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Labor and Employment Alert: Seventh Circuit Holds That Long-Term Medical Leave Is Not a Reasonable Accommodation

For years, the Equal Employment Opportunity Commission (EEOC) has advocated that long-term leaves of absence are a required form of reasonable accommodation under the Americans with Disabilities Act (ADA). Just recently, in Severson v. Heartland Woodcraft, the Seventh Circuit Court of Appeals completely rejected the EEOC’s position – “A multimonth leave of absence is beyond the scope of a reasonable accommodation under the ADA.“

Raymond Severson took a 12-week medical leave under the Family Medical Leave Act (FMLA) from his fabricating work at Heartland Woodcraft to deal with serious back pain. On the last day of his FMLA leave, he underwent back surgery, which required that he remain off of work for two or three months. Severson asked Heartland to continue his medical leave, but he had exhausted his FMLA entitlement. Heartland denied his request and terminated him, but said he could reapply when he was cleared to return to work. Instead of reapplying after being medically cleared, Severson sued claiming that Heartland violated the ADA by not providing him the three-month leave of absence.

The Seventh Circuit rejected Severson’s claim. The court explained that the ADA forbids discrimination against qualified individuals with a disability who, with or without reasonable accommodation, can perform their job. Under the ADA, a “reasonable accommodation” may include making existing facilities used by employees readily accessible to and usable by individuals with disabilities; and job restructuring, part-time or modified work schedules, reassignment to a vacant position, acquisition or modification of equipment or devices, appropriate adjustment or modifications of examinations, training materials or policies, the provision of qualified readers or interpreters, and other similar accommodations.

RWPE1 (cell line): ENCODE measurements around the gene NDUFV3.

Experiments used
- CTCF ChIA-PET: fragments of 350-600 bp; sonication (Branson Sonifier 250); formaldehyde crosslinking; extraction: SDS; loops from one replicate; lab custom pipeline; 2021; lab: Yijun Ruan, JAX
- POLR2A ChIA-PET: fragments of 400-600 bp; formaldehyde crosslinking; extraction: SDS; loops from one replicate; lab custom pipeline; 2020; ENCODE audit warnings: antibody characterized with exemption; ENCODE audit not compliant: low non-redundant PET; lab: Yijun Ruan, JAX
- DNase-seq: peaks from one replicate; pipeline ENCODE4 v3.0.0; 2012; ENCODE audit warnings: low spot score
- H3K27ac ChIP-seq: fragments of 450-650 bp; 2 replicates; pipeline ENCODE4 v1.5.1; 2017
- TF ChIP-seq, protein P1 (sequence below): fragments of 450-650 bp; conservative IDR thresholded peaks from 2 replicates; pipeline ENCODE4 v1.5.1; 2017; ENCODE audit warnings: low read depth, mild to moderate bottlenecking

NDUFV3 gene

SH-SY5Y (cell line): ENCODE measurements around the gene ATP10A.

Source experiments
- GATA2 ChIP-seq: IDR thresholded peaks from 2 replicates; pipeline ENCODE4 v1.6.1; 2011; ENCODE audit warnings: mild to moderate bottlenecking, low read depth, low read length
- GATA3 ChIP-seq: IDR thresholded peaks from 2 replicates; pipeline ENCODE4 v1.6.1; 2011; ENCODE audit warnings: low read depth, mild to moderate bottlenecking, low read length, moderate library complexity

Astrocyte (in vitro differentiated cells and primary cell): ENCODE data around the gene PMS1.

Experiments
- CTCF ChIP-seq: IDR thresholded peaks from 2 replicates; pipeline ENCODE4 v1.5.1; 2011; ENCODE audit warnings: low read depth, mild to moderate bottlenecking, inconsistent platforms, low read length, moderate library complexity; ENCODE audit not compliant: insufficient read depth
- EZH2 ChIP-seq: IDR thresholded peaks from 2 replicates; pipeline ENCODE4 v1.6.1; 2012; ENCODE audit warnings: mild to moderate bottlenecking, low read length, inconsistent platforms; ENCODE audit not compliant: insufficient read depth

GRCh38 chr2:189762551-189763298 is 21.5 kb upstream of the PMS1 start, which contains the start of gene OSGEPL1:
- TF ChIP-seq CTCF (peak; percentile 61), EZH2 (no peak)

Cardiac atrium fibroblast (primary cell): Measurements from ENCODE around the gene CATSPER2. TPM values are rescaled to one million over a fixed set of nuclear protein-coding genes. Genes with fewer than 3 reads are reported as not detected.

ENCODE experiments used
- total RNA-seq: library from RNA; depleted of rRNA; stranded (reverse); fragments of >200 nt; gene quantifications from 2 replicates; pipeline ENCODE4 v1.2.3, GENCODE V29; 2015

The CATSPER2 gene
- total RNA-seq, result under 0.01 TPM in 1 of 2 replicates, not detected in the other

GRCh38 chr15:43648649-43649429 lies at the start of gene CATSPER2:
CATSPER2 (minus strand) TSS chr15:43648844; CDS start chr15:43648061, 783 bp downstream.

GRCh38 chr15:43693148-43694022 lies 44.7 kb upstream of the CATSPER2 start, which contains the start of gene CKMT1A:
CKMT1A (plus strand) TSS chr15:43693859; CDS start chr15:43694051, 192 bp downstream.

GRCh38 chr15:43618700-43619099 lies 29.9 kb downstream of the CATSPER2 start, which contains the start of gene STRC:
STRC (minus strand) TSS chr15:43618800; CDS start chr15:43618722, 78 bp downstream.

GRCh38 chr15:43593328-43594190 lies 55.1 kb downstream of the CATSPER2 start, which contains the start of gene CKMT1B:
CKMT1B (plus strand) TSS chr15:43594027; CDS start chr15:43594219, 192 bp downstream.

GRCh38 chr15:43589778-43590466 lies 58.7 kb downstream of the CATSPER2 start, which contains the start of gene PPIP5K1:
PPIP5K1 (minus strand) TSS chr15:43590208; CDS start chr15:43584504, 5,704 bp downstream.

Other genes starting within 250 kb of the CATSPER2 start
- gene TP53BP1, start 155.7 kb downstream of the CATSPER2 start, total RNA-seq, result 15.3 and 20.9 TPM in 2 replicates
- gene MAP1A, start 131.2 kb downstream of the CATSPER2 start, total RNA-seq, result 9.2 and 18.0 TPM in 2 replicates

Given this, the court found that a reasonable accommodation “is expressly limited to those measures that will enable the employee to work.” By definition, an employee like Severson who needed long-term medical leave cannot work and so is not a qualified individual under the ADA. “Simply put, an extended leave of absence does not give a disabled individual the means to work; it excuses his not working.” Short-term and intermittent leave, however, may be reasonable accommodations.

In so holding, the court expressly rejected the EEOC’s argument that the length of leave does not matter. The EEOC had filed a friend of the court brief in the case arguing that “a long-term medical leave of absence should qualify as a reasonable accommodation when the leave is (1) of a definite, time-limited duration; (2) requested in advance; and (3) likely to enable the employee to perform the essential job functions when he returns.” The court found this argument transforms the ADA into a medical-leave statute – “in effect, an open-ended extension of the FMLA. That's an untenable interpretation of the term ‘reasonable accommodation.’” After all, “the ADA is an antidiscrimination statute, not a medical-leave entitlement.”

Severson marks the clearest rebuke of the EEOC’s position that an extended leave is a reasonable accommodation under the ADA. Employers within the Seventh Circuit’s jurisdiction (Illinois, Indiana, and Wisconsin) now have a strong argument that such leave is not required. Despite this, employers should note that the EEOC's position on leave remains unchanged and that the Seventh Circuit’s holding in Severson may conflict with decisions in the First, Sixth, Ninth, and Tenth Circuits. Contact your Vorys lawyer if you have questions about leaves of absence and reasonable accommodations.

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